We're too close to ourselves. We don't have the eyes to realize our deepest value. At least, not in the moment. It's only in retrospect that we discover who we really are. Think about an incident in your life when you spontaneously and nonchalantly demonstrated a skill. One that you'd been practicing for years, but you didn’t realize it was a superpower until somebody told you. Maybe it was an athletic movement, a creative expression, an empathetic interaction, a mathematical calculation, and so on. Point is, somebody looked at you in awe and asked, how the hell did you just do that? And you have no idea. Your unconscious competence was just doing its thing. And that which we do well, we do not think about. But what if you did think about it?
DECONSTRUCTIVE LEARNING — Attaching introspection to action to understand the full extent of your capabilities so you can replicate your success
What if you invested some additional awareness into your own experience? Might that transform even the smallest events into breakthroughs in thinking and action? Absolutely. It's called deconstructive learning. You attach introspection to action. You do things, and then after the fact, you pause to characterize, as much as possible, the full extent of your capabilities, revealing all of your powers, subtleties and limitations to yourself.
Let me share a case study on deconstructive learning from the first few years in my career as public speaker. Immediately after each presentation, I would conduct post mortems. Nothing overly formal, just a quick brain dump of learnings from that performance. What killed? What bombed? What surprised me? What surprised the audience? Standup comics are known to do this kind of thing after their sets each night. Now, my ritual of reflection only took about ten minutes to do. But it paid dividends in the short and long term. First, it forced me to boil my presentations down to their component parts, both technically and thematically. By noticing and naming what had just happened abstractly on stage, it made it easier to replicate that more systematically in the future. Secondly, each post mortem allowed me create my own language to capture the nuance I was seeing that made me good at my job. It expand my working vocabulary about the numerous ways I created value as a presenter. And that gave me inspiration motivation to continue my professional journey, even when the speech bombed. This ritual of reflection, executed dozens and dozens of times in my first few years as a public speaker, exponentially increased my skills as a performer. They tripled my learning. What's more, they trained my brain to develop a personal framework for acquiring, encoding and exploiting knowledge itself.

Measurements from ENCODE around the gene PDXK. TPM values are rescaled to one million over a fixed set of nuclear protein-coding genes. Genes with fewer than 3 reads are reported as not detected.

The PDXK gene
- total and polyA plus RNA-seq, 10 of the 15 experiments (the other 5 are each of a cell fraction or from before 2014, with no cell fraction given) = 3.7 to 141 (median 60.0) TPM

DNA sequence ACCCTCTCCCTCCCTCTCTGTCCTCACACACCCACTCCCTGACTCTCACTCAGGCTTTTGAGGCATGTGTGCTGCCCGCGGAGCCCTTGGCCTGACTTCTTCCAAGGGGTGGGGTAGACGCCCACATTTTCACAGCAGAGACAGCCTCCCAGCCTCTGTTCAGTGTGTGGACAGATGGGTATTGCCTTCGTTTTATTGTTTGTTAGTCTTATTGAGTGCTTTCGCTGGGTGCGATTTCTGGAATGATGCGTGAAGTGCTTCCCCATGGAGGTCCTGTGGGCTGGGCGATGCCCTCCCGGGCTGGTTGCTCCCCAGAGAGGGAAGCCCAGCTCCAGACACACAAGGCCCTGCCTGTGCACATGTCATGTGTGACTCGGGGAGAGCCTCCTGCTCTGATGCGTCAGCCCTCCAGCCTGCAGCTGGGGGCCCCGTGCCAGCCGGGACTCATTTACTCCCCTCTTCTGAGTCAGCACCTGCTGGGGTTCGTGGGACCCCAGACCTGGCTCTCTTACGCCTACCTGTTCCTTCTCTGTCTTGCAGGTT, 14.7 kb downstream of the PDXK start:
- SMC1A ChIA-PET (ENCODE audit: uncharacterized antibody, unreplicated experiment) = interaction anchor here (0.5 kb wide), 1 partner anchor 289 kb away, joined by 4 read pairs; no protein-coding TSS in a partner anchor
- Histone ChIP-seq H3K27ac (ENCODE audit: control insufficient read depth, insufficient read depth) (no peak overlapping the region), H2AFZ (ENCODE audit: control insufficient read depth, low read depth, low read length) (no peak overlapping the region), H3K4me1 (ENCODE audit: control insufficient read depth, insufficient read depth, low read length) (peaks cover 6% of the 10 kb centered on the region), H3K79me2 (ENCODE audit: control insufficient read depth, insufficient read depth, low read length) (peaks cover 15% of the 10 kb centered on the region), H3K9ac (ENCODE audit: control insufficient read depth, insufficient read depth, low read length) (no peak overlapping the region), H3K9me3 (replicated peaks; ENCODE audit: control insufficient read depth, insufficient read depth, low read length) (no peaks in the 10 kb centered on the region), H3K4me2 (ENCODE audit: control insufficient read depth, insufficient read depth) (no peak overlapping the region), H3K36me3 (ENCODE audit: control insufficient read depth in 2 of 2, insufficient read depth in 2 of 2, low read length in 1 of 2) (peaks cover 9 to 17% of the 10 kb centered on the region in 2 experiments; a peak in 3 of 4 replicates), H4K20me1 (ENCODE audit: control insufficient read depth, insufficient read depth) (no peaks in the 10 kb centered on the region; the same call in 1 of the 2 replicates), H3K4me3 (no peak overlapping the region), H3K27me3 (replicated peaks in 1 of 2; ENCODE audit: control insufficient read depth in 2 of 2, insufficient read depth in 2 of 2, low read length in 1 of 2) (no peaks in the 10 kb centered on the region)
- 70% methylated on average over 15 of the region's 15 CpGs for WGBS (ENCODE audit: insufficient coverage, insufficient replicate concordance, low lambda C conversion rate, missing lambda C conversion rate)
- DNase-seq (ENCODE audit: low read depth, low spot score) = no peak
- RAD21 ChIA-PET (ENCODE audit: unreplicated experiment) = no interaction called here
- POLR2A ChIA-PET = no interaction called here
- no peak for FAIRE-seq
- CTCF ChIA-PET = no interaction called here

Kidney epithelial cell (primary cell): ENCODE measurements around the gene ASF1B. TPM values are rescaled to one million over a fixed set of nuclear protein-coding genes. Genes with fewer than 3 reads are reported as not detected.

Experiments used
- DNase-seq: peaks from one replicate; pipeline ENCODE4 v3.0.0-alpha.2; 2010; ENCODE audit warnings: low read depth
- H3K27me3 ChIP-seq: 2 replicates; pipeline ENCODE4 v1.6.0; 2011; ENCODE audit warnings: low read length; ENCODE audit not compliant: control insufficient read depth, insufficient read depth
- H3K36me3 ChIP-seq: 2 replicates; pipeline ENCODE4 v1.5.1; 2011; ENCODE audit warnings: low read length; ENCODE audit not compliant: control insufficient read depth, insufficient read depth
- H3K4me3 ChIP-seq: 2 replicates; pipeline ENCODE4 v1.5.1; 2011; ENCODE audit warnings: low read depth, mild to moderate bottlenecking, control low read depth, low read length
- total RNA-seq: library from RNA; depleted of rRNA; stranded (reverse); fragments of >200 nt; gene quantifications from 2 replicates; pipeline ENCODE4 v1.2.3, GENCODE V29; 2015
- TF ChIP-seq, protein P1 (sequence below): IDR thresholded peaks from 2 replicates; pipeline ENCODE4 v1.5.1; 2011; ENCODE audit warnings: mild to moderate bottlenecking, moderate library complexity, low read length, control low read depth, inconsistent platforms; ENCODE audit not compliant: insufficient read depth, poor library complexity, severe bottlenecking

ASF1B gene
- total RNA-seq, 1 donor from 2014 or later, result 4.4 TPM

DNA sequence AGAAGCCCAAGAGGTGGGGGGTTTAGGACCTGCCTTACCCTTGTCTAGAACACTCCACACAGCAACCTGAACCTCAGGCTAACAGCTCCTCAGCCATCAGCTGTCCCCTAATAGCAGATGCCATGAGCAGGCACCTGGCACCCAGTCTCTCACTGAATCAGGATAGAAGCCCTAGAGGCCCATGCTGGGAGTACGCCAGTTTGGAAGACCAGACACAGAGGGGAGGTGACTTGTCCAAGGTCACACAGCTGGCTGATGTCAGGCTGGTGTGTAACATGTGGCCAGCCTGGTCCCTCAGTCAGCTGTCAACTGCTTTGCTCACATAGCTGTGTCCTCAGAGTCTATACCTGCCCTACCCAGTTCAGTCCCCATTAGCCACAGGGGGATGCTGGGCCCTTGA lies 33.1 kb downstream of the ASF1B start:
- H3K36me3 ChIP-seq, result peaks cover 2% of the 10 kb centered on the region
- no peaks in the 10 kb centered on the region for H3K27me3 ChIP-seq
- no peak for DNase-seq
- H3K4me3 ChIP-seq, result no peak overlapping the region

Whatever creative performing you do, incorporate a practice deconstructive learning on a regular basis. Attach introspection to action to help understand the full extent of your capabilities. Perhaps the original mantra could be changed to, that which we do well, we must think about it. What is the framework or thinking or experience you've built up that allows you to do what you do?
Turn small events in breakthroughs in thinking and action
Repeat your creative successes more systematically in the future
Expand your vocabulary about the ways your work delivers value
Exponentially increase your skill level in a short period of time